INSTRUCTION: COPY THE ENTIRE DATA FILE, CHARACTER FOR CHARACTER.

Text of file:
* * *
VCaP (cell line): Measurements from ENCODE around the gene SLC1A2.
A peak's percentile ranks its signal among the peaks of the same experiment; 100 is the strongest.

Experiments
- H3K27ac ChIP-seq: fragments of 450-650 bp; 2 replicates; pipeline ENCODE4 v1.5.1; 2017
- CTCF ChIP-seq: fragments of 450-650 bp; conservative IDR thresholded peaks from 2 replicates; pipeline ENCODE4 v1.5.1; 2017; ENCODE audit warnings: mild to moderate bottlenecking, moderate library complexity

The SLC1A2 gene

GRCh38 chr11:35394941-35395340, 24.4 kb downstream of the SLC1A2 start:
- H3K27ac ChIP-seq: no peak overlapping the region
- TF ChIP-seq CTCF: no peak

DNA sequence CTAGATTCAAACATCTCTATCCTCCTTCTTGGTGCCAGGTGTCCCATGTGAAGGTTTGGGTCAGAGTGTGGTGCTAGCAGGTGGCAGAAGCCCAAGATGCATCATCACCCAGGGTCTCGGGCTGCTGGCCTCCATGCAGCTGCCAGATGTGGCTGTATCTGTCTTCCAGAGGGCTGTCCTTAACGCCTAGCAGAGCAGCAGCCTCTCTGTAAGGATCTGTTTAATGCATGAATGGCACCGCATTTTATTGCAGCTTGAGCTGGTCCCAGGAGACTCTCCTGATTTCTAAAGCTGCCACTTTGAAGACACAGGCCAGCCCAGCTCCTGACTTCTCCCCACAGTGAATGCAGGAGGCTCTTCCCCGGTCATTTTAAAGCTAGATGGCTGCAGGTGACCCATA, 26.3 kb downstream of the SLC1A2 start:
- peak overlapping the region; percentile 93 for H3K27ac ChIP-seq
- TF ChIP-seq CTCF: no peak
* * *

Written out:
VCaP (cell line): Measurements from ENCODE around the gene SLC1A2.
A peak's percentile ranks its signal among the peaks of the same experiment; 100 is the strongest.

Experiments
- H3K27ac ChIP-seq: fragments of 450-650 bp; 2 replicates; pipeline ENCODE4 v1.5.1; 2017
- CTCF ChIP-seq: fragments of 450-650 bp; conservative IDR thresholded peaks from 2 replicates; pipeline ENCODE4 v1.5.1; 2017; ENCODE audit warnings: mild to moderate bottlenecking, moderate library complexity

The SLC1A2 gene

GRCh38 chr11:35394941-35395340, 24.4 kb downstream of the SLC1A2 start:
- H3K27ac ChIP-seq: no peak overlapping the region
- TF ChIP-seq CTCF: no peak

DNA sequence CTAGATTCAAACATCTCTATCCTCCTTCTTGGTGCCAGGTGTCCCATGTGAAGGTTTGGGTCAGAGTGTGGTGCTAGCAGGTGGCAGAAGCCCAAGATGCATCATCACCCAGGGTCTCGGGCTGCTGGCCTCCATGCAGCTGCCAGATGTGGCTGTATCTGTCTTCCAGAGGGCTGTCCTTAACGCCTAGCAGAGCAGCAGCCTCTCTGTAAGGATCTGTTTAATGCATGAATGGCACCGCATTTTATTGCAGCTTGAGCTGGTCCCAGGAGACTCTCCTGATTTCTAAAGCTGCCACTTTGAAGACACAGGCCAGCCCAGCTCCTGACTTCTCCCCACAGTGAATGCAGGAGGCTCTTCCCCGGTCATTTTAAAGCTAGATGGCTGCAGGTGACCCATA, 26.3 kb downstream of the SLC1A2 start:
- peak overlapping the region; percentile 93 for H3K27ac ChIP-seq
- TF ChIP-seq CTCF: no peak